ISI 2013-25. Kalanchoe schizophylla (Baker) Baillon

One of only a few climbing species in this genus, this one clings to supporting vegetation by means of its grappling-hook-like, pinnately divided mature leaves. Juvenile leaves vary in shape but are often broader and therefore more effective photosynthetic structures to nourish young plants. In any case, this plant seems to have no trouble ensuring its survival as any small piece seems capable of rooting and starting anew. Energy is so successfully allocated to vegetative growth that flowers are rarely seen. I waited for several years to flower our specimen in the Desert Conservatory. Frequent prunings are necessary to restrict the ascendant vines to the trunk of a Pachypodium geayi that serves as a trellis. This regimen apparently encouraged more vegetative growth. One longer stem made its way to a neighboring Pachypodium and escaped my notice until it finally came into full bud in the winter of 2012. The pale lavender flowers, ornamented with purple-black lines, were worth the wait. As the flowers faded, numerous linear-bracted bulbils, unlike those of any of the other “mothers of thousands”, formed to ensure further propagation. Long cultivated, but only occasionally, we are pleased to offer a documented collection: trios of cuttings of HBG 118288, a plant collected Jan 15, 2002, by David Hearn & Rolland Ranaivojaona, at Andramobe, en route to Andringitra, near the Anja Reserve, Madagascar. $5.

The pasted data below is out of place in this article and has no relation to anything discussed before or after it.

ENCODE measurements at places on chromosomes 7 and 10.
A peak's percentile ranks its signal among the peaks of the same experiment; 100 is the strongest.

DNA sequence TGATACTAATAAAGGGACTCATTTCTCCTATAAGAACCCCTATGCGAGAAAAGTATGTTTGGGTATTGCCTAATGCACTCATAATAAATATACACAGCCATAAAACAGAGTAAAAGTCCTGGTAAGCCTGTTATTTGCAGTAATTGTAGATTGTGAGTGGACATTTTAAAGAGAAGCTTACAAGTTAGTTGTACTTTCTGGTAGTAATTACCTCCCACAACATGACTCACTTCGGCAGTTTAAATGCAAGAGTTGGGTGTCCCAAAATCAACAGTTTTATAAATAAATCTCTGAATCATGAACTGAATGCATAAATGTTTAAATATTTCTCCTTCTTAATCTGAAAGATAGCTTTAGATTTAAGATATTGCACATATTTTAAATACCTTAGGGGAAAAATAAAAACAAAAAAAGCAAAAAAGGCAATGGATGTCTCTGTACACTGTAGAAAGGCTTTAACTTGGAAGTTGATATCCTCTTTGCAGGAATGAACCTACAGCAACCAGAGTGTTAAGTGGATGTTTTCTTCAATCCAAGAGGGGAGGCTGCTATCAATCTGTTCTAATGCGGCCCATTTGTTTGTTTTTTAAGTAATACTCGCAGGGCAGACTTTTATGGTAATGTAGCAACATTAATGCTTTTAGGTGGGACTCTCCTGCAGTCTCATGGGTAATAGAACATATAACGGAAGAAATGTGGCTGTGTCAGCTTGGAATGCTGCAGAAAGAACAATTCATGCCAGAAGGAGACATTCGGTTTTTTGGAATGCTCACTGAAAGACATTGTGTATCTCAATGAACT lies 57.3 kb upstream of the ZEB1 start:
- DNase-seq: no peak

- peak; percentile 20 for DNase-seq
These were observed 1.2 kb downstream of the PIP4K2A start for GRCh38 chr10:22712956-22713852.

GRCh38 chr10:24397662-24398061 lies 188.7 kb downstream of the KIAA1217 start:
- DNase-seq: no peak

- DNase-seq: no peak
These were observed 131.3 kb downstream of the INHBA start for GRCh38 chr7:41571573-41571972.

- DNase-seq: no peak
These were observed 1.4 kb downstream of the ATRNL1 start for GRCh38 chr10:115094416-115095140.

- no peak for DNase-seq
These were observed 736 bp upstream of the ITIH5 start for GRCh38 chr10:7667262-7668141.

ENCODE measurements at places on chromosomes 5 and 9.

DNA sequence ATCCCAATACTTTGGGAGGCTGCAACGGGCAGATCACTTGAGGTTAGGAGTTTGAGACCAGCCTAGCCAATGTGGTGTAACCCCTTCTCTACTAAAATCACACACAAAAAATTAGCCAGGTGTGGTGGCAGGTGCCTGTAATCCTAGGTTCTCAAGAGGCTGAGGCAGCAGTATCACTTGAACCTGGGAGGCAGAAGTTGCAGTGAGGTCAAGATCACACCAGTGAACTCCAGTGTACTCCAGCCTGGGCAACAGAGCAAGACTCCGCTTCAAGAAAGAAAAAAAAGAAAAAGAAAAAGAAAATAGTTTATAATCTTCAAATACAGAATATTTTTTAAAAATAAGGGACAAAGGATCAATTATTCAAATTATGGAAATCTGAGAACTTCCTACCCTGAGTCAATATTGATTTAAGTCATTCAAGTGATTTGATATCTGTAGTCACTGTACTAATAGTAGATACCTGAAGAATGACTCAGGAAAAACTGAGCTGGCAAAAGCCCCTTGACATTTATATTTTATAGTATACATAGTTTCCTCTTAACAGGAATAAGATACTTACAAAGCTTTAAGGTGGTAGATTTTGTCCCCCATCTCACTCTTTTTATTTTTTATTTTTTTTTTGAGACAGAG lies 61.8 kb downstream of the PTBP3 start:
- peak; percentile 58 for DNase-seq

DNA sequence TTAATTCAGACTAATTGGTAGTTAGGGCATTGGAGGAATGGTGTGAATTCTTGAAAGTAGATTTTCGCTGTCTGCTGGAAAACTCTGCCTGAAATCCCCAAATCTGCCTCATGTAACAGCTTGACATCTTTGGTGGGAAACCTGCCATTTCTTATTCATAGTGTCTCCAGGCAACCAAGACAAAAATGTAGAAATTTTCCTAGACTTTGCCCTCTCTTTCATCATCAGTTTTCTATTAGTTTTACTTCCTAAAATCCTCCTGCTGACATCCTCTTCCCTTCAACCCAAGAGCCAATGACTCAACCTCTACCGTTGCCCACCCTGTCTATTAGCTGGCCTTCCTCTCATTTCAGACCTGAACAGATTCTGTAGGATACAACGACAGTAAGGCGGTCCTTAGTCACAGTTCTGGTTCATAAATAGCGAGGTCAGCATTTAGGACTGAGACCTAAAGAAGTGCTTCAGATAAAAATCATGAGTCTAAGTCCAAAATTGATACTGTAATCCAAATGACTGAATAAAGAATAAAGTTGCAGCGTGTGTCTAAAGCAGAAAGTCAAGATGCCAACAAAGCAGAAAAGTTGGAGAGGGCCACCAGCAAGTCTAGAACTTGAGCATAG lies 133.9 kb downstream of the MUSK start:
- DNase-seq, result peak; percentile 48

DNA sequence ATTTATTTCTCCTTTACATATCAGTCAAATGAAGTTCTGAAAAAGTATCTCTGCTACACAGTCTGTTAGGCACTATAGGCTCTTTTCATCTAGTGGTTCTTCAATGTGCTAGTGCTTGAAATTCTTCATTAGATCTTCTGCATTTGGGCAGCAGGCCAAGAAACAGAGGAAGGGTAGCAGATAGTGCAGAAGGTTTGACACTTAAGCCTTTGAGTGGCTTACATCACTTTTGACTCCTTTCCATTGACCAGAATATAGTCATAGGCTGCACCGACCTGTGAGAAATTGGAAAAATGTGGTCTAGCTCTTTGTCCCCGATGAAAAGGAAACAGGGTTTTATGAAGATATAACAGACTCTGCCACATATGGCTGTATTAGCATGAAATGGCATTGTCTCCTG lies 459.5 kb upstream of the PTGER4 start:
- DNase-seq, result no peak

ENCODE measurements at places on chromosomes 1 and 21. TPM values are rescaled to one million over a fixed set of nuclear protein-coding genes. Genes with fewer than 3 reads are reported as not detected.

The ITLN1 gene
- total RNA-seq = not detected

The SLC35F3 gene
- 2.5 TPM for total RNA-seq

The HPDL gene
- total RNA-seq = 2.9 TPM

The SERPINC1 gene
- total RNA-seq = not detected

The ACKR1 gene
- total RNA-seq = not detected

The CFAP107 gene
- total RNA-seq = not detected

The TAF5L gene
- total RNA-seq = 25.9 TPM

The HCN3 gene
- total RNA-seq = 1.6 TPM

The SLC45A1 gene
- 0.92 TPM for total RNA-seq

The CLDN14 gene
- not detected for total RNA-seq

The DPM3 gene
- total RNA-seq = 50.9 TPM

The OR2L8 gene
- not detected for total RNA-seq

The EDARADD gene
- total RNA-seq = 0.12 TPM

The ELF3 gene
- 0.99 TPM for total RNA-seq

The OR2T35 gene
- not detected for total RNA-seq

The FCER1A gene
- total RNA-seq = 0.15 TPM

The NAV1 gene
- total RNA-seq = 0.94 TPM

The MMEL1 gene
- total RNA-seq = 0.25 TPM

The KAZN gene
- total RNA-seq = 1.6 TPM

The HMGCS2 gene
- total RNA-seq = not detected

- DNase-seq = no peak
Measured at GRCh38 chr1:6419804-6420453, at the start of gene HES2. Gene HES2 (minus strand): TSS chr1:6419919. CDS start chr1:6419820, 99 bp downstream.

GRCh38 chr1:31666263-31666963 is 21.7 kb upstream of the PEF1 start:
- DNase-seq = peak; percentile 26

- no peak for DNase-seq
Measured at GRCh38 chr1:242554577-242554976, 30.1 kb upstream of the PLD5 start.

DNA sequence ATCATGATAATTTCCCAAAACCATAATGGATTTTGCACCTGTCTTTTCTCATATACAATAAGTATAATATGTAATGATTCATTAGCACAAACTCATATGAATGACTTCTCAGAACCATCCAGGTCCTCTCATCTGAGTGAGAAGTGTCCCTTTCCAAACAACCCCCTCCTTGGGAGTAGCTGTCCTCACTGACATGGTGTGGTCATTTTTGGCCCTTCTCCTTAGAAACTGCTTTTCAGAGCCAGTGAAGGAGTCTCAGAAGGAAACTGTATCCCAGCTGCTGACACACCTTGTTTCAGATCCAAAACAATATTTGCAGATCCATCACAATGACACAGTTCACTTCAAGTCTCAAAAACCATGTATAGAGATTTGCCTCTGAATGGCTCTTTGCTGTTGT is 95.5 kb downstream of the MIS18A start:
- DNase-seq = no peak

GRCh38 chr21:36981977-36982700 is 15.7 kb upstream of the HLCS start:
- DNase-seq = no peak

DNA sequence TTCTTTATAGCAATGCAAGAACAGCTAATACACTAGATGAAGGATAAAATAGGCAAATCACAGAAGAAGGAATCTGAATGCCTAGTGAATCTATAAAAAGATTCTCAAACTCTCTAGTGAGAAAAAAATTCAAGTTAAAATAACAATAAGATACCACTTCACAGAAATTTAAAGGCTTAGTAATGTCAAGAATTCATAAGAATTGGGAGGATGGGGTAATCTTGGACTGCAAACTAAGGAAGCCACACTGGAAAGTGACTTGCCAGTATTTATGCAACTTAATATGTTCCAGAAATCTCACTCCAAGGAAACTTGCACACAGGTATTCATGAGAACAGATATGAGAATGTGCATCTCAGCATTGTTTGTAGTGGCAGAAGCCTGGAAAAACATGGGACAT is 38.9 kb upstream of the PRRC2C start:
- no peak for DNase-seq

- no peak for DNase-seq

Photo © 2013 by A. H. Miguel. Images may not be used elsewhere without permission.

Published in the Cactus and Succulent Journal, Vol. 85 (2), March - April, 2013